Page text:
Quit Smoking

Smoking causes staining to the teeth, which can yellow your smile. The stain from smoke is sometimes a superficial stain that can be polished off, but it can also soak deep into the enamel.

Smoking also inhibits healthy gums, allowing the gums to recede and develop large pockets around the teeth. This causes the teeth to appear longer and have dark spaces between them. Smoking also makes it very difficult to reverse gum disease.

Limit Your Coffee and Tea

Drinks like coffee and tea are known for causing stain to the teeth. Similar to smoking, the stain from these drinks can buildup a superficial stain that your dentist or hygienist can polish off, but it can also cause internal staining of the tooth enamel as well.

Drinking through a straw can help reduce the amount of stain on your teeth and may also help reduce the risk of tooth decay. It can also help to rinse your mouth frequently with water so that the dark liquid does not sit on your teeth for a long period between meals.

Buy The Right Kind of Tooth Brush

You get what you pay for, and when it comes to toothbrushes its no different. Top of the line electric toothbrushes are clinically shown to remove more plaque and achieve healthier gums than standard manual toothbrushes. If you’re not ready to spend the kind of money  for an electric toothbrush, be sure to purchase a soft bristled manual brush. While medium and hard bristled brushes are readily available on the market, dental professionals adamantly advise against their use. Stiffer bristles and aggressive brushing causes gums to recede and can wear enamel away from the teeth.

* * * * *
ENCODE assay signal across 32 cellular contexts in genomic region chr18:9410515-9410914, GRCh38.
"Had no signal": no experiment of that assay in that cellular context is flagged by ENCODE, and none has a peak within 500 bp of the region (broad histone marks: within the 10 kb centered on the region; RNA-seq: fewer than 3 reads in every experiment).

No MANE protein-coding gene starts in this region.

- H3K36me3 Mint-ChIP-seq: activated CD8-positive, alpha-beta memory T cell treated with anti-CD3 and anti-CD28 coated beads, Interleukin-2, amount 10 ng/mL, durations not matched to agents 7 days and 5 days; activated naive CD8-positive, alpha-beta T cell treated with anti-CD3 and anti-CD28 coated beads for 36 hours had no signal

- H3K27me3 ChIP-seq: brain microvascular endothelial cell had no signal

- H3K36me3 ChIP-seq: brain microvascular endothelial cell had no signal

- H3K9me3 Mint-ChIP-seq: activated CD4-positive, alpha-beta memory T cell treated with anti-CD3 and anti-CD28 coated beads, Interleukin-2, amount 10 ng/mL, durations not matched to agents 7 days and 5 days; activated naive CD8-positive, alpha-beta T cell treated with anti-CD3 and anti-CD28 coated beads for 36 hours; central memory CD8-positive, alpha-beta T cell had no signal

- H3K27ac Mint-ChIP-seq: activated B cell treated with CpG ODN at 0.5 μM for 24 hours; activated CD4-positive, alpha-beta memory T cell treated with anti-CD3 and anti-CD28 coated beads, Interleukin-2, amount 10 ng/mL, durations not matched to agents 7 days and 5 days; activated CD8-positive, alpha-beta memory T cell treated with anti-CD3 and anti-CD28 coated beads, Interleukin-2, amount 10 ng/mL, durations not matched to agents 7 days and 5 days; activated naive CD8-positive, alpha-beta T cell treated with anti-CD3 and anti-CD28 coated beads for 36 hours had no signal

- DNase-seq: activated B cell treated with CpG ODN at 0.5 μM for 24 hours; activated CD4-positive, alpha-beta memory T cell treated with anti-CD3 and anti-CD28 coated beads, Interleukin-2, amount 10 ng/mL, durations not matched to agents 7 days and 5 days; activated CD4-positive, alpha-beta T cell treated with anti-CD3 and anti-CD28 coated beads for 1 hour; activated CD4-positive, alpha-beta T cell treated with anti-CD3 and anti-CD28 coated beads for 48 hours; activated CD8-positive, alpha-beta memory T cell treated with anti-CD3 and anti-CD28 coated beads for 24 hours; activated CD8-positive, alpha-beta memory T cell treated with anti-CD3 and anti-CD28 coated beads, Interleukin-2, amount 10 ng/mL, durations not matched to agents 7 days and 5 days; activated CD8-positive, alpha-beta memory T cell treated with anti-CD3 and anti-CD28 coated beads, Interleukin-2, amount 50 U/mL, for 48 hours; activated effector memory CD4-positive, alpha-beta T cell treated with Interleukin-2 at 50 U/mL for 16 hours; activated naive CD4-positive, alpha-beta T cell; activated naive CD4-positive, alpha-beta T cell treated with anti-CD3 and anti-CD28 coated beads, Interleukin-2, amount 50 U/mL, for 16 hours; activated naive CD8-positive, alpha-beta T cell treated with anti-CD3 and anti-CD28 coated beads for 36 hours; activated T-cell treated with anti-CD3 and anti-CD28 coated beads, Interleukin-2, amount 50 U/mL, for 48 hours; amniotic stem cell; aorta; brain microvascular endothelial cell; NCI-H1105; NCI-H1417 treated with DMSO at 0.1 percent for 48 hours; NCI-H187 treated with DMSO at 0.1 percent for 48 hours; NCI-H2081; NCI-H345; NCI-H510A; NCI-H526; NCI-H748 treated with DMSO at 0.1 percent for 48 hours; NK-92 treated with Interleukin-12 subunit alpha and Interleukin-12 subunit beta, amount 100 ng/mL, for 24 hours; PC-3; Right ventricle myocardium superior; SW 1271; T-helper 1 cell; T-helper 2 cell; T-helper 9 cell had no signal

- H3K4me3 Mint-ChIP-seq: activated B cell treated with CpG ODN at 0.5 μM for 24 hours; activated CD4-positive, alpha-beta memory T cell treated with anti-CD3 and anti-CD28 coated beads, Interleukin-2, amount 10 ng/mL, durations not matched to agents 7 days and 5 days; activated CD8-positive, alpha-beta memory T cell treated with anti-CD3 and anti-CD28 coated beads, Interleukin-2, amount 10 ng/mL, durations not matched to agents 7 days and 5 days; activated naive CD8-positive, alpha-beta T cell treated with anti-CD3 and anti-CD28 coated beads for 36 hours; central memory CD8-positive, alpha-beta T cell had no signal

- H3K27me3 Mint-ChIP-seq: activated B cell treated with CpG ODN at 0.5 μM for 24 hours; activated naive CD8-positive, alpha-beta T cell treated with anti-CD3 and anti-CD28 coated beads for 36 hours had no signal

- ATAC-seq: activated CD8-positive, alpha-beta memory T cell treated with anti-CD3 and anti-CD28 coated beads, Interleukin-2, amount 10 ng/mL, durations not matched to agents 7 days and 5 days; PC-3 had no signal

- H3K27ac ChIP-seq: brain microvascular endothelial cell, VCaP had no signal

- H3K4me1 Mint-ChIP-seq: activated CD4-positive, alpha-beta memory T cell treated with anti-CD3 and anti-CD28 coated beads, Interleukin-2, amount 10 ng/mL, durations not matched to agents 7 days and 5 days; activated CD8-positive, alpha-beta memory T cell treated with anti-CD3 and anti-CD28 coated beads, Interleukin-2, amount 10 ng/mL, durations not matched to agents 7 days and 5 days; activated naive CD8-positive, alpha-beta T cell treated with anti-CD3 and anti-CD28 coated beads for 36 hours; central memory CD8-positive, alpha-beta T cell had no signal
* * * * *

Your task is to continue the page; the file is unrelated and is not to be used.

Brush Your Teeth Twice a Day

Even though this seems like common sense, many people still need to be reminded to brush their teeth at least twice a day. Because plaque can harden into tartar, frequent brushing allows the teeth to stay whiter and healthier than in people who brush infrequently.

How you brush is also important. Angle the bristles toward the gumline at a 45-degree angle, with just enough pressure to cause the tissue to blanch.

Water Water Water

Water is the healthiest drink for your smile and your body. It helps flush teeth clean and discourages tooth decay. Tap water is the best choice as it has the recommended dosage of fluoride. Many times bottled water comes from a source where the fluoride levels are not monitored, or contain no flouride at all. A healthy level of fluoride promotes tooth health and discourages decay.

 Get Dental Treatment as Soon as Problem is Noticed